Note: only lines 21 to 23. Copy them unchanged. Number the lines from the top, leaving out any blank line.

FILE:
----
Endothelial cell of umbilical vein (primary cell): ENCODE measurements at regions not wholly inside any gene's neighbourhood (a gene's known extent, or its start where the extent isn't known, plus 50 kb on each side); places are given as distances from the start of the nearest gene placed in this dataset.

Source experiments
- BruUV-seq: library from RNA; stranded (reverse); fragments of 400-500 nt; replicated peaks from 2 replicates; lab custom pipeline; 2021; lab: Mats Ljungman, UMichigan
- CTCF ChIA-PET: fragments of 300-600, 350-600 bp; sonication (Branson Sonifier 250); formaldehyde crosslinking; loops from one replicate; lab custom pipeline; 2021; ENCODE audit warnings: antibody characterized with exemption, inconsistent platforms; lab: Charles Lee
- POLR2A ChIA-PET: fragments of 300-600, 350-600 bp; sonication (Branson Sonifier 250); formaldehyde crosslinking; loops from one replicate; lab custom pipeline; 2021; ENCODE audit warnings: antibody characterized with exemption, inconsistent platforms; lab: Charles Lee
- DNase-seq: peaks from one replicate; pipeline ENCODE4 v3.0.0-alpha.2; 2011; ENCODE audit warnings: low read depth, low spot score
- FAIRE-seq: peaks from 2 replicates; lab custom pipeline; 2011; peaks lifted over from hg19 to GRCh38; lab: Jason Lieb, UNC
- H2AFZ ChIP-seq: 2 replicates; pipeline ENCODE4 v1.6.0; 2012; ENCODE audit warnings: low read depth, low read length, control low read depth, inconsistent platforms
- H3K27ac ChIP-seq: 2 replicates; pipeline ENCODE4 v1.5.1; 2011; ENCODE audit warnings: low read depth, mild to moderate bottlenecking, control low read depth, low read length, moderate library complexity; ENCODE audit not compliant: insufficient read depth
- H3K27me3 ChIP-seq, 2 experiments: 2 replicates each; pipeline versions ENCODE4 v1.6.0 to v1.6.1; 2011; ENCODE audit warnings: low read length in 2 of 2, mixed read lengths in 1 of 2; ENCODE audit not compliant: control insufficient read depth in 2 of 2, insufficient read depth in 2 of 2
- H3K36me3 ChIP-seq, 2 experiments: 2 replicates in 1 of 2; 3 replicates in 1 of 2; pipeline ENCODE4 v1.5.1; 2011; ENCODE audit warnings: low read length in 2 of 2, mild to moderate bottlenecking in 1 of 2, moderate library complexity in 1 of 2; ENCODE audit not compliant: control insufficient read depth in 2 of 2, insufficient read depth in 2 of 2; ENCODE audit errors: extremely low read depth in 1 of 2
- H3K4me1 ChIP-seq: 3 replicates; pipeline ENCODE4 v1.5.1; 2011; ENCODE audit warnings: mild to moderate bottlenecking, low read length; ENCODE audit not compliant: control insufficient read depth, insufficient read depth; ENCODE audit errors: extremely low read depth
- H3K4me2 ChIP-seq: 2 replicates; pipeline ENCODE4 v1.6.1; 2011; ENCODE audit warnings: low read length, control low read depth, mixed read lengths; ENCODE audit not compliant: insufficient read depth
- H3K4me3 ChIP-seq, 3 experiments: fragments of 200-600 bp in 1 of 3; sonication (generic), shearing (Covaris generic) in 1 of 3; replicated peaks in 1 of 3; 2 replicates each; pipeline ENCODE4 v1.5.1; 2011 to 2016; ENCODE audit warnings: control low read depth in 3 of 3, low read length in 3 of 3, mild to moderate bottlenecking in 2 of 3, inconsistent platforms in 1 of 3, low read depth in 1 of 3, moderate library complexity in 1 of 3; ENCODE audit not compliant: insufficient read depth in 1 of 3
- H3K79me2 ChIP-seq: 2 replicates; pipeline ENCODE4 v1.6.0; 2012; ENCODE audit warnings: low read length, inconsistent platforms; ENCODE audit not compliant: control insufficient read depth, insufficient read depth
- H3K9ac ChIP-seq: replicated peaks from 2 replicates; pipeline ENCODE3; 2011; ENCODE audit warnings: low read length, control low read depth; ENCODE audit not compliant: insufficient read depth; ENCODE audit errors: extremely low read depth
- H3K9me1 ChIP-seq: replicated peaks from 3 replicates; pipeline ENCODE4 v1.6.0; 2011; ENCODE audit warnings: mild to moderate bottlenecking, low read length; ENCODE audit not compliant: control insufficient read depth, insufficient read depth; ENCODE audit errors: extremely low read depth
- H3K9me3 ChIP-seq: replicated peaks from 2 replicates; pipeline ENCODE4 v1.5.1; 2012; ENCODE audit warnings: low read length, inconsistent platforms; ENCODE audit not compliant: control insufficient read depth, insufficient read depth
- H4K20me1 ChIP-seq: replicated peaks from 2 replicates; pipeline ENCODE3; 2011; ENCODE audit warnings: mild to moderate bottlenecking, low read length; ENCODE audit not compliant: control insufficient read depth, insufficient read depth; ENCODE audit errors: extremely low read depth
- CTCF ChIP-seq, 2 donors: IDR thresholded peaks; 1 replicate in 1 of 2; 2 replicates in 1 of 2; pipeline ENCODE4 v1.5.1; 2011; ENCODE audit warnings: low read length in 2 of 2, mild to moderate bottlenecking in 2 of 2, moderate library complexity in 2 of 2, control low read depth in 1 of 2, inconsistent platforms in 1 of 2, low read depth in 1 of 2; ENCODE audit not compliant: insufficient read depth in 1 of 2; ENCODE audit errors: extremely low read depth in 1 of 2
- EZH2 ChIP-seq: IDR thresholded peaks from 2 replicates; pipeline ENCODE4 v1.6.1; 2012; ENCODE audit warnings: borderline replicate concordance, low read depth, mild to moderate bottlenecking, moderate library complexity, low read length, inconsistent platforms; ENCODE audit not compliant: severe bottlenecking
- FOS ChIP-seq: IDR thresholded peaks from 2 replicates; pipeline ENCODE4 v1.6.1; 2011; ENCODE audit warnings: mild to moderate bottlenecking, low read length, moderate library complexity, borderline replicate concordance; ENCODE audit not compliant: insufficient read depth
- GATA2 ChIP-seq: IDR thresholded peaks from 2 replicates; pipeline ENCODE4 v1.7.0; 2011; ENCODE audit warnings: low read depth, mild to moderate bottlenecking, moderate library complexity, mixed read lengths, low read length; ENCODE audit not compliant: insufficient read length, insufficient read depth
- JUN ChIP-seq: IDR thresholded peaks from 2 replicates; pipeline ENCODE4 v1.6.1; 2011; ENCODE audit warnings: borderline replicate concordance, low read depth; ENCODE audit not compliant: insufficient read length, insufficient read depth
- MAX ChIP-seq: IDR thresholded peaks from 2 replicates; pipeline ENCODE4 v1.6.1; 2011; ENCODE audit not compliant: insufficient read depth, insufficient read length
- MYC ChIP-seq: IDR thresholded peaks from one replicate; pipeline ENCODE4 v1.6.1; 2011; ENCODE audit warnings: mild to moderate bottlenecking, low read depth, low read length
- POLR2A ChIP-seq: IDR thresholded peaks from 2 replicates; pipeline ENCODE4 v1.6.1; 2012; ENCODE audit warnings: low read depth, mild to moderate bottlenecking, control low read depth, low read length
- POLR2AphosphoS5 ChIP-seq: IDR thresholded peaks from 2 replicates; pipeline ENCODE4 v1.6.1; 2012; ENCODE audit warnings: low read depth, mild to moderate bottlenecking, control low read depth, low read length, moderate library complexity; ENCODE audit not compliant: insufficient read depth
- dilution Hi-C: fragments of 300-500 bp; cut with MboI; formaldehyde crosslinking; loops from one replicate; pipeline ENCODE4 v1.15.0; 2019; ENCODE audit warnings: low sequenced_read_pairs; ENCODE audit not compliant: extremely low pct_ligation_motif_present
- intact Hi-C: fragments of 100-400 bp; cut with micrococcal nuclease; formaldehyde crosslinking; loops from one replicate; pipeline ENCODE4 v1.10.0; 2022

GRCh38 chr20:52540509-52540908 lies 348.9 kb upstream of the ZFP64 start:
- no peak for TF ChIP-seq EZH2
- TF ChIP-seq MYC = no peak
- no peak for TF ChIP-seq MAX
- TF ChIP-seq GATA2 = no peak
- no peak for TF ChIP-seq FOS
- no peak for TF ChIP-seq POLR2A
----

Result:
- EZH2 ChIP-seq: IDR thresholded peaks from 2 replicates; pipeline ENCODE4 v1.6.1; 2012; ENCODE audit warnings: borderline replicate concordance, low read depth, mild to moderate bottlenecking, moderate library complexity, low read length, inconsistent platforms; ENCODE audit not compliant: severe bottlenecking
- FOS ChIP-seq: IDR thresholded peaks from 2 replicates; pipeline ENCODE4 v1.6.1; 2011; ENCODE audit warnings: mild to moderate bottlenecking, low read length, moderate library complexity, borderline replicate concordance; ENCODE audit not compliant: insufficient read depth
- GATA2 ChIP-seq: IDR thresholded peaks from 2 replicates; pipeline ENCODE4 v1.7.0; 2011; ENCODE audit warnings: low read depth, mild to moderate bottlenecking, moderate library complexity, mixed read lengths, low read length; ENCODE audit not compliant: insufficient read length, insufficient read depth